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Bill to Aid EMS Response Heads to Governor’s Desk, Causer Says

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 Working to ensure emergency medical services (EMS) crews are able to respond to calls for help, Rep. Martin Causer (R-Cameron/McKean/Potter) today joined a majority in the state House to make changes regarding staffing on basic life support (BLS) ambulances.

“Staffing requirements that are unrealistic for many smaller, rural EMS agencies were sometimes forcing ambulances to stay at the station despite a nearby emergency, unnecessarily putting lives at risk,” Causer said. “Relaxing these staffing requirements during the pandemic made good sense then and it continues to make good sense now.”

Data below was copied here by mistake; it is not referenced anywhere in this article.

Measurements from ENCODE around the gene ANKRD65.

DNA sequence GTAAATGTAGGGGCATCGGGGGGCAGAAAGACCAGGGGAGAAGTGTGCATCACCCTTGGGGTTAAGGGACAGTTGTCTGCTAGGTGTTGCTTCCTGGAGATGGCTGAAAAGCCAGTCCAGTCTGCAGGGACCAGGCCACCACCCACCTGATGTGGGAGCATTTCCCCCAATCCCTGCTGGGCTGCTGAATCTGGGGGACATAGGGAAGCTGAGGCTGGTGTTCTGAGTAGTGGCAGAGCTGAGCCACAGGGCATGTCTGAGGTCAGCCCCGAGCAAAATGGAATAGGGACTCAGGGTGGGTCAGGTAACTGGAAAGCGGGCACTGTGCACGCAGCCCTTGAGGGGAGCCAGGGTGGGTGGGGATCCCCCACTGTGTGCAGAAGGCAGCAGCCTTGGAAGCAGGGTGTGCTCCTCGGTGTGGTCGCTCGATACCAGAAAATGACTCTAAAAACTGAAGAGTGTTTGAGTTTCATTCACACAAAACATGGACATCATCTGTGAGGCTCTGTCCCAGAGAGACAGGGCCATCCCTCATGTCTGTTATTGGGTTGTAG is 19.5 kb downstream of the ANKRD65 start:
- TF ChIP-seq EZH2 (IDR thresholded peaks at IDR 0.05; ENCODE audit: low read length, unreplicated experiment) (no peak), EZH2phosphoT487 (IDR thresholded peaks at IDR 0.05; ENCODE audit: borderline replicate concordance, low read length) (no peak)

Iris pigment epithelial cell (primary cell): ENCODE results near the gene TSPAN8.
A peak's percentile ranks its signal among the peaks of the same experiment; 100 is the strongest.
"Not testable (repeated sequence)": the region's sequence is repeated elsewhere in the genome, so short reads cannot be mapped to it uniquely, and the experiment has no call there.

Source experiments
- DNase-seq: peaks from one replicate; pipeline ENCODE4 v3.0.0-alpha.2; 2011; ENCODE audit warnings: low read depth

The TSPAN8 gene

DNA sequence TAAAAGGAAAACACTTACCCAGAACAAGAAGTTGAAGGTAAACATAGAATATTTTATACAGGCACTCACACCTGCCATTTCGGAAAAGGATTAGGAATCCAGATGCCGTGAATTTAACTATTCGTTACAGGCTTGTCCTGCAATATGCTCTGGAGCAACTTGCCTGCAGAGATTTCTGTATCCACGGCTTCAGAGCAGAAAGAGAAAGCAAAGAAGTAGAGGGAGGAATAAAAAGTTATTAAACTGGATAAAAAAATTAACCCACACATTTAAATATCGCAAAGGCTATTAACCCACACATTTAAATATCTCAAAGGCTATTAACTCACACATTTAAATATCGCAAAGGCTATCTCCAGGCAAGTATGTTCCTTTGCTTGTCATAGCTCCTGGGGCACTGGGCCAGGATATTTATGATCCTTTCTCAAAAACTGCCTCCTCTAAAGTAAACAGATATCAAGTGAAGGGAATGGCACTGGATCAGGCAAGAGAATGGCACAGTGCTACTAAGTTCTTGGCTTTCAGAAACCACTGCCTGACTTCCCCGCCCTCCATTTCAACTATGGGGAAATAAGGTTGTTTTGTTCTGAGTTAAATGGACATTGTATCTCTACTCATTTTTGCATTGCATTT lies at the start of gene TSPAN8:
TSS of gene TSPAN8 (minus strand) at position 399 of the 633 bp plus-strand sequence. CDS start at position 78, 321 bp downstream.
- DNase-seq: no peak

Under previous state regulations, certified emergency personnel, such as firefighters with specific first-aid, CPR and emergency vehicle training, were permitted to drive ambulances with an emergency medical technician (EMT) on board. Those regulations were changed several years ago to increase the number of emergency medical responders (EMRs) or EMTs required per ambulance. That means if an ambulance company does not have the required staffing levels, they cannot leave the station at all and have to defer to another, which can significantly delay care for people in dire health conditions.

“Permanently changing these requirements will give our EMS crews the flexibility they need to continue saving lives and meeting the public safety needs of our communities,” Causer said.

Once House Bill 2097 is signed by the governor, it will take effect in 60 days.

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